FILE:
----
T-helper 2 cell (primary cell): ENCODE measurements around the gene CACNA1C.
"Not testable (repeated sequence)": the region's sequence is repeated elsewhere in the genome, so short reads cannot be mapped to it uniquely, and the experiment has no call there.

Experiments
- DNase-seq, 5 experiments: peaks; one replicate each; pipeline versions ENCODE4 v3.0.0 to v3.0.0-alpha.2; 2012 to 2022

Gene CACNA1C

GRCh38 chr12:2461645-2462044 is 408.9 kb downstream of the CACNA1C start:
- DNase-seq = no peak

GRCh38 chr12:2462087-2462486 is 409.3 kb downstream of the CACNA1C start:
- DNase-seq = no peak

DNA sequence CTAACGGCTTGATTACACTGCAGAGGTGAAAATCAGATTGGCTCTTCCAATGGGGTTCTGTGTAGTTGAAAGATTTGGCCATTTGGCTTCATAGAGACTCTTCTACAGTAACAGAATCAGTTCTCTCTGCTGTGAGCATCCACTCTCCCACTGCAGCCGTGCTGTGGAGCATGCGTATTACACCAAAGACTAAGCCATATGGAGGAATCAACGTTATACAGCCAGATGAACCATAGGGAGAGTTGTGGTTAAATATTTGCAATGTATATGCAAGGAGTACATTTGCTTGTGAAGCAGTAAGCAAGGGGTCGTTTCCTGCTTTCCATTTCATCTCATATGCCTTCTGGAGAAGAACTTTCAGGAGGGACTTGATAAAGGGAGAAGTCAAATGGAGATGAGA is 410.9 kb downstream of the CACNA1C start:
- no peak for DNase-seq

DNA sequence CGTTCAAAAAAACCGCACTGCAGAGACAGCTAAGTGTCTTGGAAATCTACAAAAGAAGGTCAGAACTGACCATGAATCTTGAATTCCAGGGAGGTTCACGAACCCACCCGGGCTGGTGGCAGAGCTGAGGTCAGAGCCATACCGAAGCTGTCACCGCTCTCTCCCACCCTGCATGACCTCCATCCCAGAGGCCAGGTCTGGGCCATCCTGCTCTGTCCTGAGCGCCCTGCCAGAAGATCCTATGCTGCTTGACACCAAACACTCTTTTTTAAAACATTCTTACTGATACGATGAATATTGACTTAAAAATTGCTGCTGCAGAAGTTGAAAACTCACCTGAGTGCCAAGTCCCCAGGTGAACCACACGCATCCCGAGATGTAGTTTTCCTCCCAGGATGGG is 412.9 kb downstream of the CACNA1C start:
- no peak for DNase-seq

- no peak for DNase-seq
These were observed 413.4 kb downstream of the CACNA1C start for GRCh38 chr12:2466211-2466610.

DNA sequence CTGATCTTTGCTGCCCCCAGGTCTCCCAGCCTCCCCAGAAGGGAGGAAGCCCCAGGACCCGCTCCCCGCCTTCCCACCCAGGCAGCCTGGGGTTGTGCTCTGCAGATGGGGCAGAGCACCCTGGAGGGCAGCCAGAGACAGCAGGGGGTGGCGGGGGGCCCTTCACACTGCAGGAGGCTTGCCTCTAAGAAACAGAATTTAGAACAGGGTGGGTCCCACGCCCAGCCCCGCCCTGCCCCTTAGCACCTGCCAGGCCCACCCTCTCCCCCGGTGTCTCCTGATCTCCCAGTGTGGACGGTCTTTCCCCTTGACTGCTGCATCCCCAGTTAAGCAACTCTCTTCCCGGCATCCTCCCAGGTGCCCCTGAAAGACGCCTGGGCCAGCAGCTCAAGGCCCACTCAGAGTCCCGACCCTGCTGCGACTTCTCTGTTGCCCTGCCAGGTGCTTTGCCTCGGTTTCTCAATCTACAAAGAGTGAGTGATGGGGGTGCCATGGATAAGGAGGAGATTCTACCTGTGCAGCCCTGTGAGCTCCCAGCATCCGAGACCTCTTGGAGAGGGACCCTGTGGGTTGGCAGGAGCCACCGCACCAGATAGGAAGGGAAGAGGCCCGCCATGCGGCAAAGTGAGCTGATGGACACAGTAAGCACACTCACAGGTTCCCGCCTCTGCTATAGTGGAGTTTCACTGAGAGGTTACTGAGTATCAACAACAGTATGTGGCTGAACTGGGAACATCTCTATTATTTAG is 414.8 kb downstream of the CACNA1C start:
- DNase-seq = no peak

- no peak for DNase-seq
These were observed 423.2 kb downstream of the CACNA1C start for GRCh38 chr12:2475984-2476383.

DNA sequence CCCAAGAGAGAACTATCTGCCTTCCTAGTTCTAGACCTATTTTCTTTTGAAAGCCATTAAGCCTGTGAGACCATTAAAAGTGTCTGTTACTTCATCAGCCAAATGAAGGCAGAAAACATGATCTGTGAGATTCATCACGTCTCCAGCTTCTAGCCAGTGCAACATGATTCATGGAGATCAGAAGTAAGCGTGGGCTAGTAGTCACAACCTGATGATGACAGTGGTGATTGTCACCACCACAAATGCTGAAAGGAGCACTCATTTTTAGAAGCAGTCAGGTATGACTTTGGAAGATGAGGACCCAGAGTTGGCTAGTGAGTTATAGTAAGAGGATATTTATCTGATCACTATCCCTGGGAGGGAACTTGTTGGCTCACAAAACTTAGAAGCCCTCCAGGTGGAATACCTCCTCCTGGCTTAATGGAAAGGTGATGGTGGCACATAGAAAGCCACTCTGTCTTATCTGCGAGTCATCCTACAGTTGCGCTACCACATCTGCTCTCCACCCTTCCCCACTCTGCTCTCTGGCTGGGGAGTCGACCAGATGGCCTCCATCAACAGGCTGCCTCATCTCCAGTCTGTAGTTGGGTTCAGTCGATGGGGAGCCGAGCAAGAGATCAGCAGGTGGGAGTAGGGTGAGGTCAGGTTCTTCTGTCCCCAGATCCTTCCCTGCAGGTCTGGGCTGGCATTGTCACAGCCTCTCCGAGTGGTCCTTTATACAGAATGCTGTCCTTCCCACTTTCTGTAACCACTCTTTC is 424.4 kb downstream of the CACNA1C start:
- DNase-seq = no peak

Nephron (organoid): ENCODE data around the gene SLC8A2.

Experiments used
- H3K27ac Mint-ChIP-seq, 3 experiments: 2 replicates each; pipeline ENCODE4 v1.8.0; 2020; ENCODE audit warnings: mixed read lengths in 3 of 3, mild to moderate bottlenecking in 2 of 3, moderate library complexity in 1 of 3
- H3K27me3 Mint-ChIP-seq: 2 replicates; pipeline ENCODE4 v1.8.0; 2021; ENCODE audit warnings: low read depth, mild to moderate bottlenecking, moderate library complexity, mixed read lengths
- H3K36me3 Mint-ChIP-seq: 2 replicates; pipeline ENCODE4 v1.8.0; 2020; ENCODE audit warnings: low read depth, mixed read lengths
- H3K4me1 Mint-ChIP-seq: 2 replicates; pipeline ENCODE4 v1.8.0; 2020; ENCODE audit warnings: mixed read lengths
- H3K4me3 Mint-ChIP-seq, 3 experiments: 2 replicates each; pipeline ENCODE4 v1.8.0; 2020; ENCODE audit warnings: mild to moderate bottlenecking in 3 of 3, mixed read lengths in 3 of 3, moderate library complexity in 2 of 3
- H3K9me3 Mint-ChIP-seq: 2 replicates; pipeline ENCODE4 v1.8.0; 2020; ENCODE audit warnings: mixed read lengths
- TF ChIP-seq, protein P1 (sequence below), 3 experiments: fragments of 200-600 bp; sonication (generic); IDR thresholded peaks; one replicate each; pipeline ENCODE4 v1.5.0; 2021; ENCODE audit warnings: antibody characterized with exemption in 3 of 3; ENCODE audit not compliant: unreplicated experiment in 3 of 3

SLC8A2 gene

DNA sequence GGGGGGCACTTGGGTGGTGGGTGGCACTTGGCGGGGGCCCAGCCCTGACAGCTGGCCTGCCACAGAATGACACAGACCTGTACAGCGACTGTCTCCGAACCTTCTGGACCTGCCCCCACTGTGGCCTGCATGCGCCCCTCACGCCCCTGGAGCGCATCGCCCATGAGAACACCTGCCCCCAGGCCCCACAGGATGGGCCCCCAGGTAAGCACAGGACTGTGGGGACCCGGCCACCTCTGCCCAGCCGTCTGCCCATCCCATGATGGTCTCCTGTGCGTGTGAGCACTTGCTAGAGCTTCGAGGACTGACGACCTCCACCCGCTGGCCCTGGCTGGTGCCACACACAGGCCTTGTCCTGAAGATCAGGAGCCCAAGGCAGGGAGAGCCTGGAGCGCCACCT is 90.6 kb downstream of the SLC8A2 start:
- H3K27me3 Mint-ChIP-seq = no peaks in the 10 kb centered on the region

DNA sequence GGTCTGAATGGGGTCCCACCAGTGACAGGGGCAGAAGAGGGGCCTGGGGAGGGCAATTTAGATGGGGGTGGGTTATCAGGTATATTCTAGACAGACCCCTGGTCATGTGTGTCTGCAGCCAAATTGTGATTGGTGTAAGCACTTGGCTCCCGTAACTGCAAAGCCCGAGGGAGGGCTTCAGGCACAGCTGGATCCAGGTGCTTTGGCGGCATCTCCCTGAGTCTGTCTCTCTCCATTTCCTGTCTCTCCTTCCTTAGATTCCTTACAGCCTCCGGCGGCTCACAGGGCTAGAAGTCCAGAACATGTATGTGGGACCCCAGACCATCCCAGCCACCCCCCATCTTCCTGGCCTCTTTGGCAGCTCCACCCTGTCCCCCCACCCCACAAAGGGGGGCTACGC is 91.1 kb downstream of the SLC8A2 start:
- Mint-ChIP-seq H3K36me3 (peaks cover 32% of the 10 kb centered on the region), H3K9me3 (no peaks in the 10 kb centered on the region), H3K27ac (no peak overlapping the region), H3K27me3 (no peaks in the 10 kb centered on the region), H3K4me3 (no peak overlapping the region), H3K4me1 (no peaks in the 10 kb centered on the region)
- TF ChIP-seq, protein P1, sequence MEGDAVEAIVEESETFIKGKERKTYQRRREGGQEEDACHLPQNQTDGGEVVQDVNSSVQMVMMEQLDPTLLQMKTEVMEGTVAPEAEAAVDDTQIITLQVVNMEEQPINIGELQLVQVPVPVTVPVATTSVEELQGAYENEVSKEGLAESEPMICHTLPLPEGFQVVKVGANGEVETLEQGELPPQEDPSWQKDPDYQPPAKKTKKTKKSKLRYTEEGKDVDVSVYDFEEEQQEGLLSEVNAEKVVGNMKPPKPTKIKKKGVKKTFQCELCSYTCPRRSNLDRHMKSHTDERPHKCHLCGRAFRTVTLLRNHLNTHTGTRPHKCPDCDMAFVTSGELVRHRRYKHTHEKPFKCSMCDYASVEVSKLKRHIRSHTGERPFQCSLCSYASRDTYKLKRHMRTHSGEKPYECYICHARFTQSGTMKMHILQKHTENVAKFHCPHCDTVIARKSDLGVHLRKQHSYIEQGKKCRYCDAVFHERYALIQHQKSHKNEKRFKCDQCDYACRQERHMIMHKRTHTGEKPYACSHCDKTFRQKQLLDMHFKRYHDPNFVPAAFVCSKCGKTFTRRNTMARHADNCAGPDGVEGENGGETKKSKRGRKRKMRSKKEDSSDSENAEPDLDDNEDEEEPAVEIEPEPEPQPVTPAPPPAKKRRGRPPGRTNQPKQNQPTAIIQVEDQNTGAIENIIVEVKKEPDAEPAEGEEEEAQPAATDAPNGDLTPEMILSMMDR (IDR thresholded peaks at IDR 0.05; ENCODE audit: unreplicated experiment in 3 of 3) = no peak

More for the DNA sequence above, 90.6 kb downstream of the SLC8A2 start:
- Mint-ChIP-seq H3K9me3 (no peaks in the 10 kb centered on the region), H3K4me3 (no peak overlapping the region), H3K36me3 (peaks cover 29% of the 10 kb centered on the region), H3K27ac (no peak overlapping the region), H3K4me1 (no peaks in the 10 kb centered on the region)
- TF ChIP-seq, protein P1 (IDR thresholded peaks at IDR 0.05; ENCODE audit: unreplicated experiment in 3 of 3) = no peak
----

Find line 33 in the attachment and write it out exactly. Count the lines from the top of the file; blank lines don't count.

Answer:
- H3K27me3 Mint-ChIP-seq = no peaks in the 10 kb centered on the region